Some quick food for thought
Quick one for you this week!
I just finished recording a podcast with Jamie Beck Alexander who works over at Drawdown Labs. She shared lots of fantastic insights on the power employees have to help make their companies true climate leaders (getting companies to shift from asking “how can we be less bad?” to “what levers can we pull to do as much good as possible?”).
Anyway, very excited to share it with you when it’s ready.
But in preparing for that conversation, I came across two things that struck me that I’d like to share.
First, I re-read the final words of The Drawdown Review 2020. And they are powerful.
A couple of you actually told me you printed this out and put it next to your desks the first time I shared it (love that). So it’s definitely worth a re-read!
Excerpt from “The Drawdown Review 2020”
“We are living in a time of dramatic transformation. The basic physics, chemistry, and biology of this planet make that non-negotiable; stasis is not an option. Society has a choice to make about what shape that transformation will take. Will we employ collective courage and determination and the legion of existing solutions to move the world away from widespread climate catastrophe? Will we pursue climate action in ways that heal systemic injustices and foster resilience, wellbeing, and equality? Who will we choose to be in this pivotal moment of human history?
A transformation that moves us toward Drawdown is possible, as demonstrated here, but it will require much more than the right technologies and practices being available. Genuine evolution is in order—evolution in what we value, how we treat one another, who holds the reins of power, the ways institutions operate, and the very contours of our economies. This time of transformation also asks that we learn from cultures and communities that have sustained human-nature symbiosis for centuries, even millennia.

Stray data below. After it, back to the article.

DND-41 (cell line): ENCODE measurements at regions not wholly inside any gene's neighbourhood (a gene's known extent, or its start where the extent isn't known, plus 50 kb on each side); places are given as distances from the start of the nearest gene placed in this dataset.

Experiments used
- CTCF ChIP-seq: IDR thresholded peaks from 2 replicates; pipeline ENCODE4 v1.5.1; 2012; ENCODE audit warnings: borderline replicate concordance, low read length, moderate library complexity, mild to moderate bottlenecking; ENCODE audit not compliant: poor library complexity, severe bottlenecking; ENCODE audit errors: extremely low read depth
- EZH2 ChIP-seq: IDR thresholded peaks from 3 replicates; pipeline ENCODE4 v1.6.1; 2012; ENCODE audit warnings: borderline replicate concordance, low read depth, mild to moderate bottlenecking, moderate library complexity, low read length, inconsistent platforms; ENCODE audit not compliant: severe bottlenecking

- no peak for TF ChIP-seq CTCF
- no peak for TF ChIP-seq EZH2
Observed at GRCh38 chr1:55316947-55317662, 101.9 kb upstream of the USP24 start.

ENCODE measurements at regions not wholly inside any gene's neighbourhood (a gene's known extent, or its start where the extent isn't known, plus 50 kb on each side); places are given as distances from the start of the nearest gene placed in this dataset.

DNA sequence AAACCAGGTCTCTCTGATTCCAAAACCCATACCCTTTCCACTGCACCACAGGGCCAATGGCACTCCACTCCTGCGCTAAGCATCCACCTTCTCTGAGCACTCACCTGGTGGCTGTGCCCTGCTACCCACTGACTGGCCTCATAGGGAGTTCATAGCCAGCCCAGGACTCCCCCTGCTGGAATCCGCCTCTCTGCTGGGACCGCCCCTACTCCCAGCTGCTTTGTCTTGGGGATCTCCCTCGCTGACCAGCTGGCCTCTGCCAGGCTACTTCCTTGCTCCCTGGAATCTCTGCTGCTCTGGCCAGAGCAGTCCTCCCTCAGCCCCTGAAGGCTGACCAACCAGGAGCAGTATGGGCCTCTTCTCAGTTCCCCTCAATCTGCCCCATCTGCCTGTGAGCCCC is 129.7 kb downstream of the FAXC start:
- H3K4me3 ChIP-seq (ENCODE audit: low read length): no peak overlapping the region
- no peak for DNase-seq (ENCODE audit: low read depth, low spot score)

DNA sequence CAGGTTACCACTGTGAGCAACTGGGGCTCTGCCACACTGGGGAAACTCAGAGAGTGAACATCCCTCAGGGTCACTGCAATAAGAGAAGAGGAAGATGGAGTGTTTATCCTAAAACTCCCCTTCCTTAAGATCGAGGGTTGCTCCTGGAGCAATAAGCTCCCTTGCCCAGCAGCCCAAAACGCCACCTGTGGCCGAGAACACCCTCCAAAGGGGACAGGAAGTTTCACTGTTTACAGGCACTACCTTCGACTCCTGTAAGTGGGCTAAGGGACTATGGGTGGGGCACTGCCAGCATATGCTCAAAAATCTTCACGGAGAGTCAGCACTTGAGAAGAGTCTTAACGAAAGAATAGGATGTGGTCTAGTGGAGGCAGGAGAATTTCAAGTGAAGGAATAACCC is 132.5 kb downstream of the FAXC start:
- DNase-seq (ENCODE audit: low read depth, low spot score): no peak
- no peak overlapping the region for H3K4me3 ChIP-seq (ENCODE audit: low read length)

At times, this can all feel like a draconian assignment. But it’s also an invitation into deeply meaningful work. Our purpose as human beings in this moment is to create a livable future, together—to build a bridge from where we are today to the world we want for ourselves, for all of life, and for generations yet to come. With commitment, collaboration, and ingenuity, we can depart the perilous path we are on and come back into balance with the planet’s living systems. A better path is still possible. May we turn that possibility into reality.”
Secondly, I think Jamie makes a key point about tapping into maternal instincts in this article she wrote back in 2016. Here are two quotes:
“I would throw myself in front of a bus if it were coming at [my daughters]. We all need to throw ourselves in front of this bus called climate change.” – Mindy Lubber
“These protective instincts are crucial for the climate change fight. The battle will be long, and affirmations to continue the fight will need to be made day after day. The actions we will need to take to exceed the commitments made in Paris may not always be easy or logical, so relying on scientific evidence alone to motivate us will fall short. The movement needs the emotional, instinctive leadership abilities inherent to many mothers to sustain it, to remind us of what we’re fighting for when the obstacles seem insurmountable. Logic may not tell us to jump in front of a bus, but maternal instinct will…Life is the reason we’re fighting. If we remind ourselves of this, there is little that we won’t do to ensure its vibrant continuation.” – Jamie Beck Alexander
Taking climate action is about protecting life. It’s about protecting the people we love.
This is an extraordinarily powerful motivator.
I think the more we tap into our inherent love of life, and find ways to help others do the same, the better off we will be.
Anyway, some food for thought.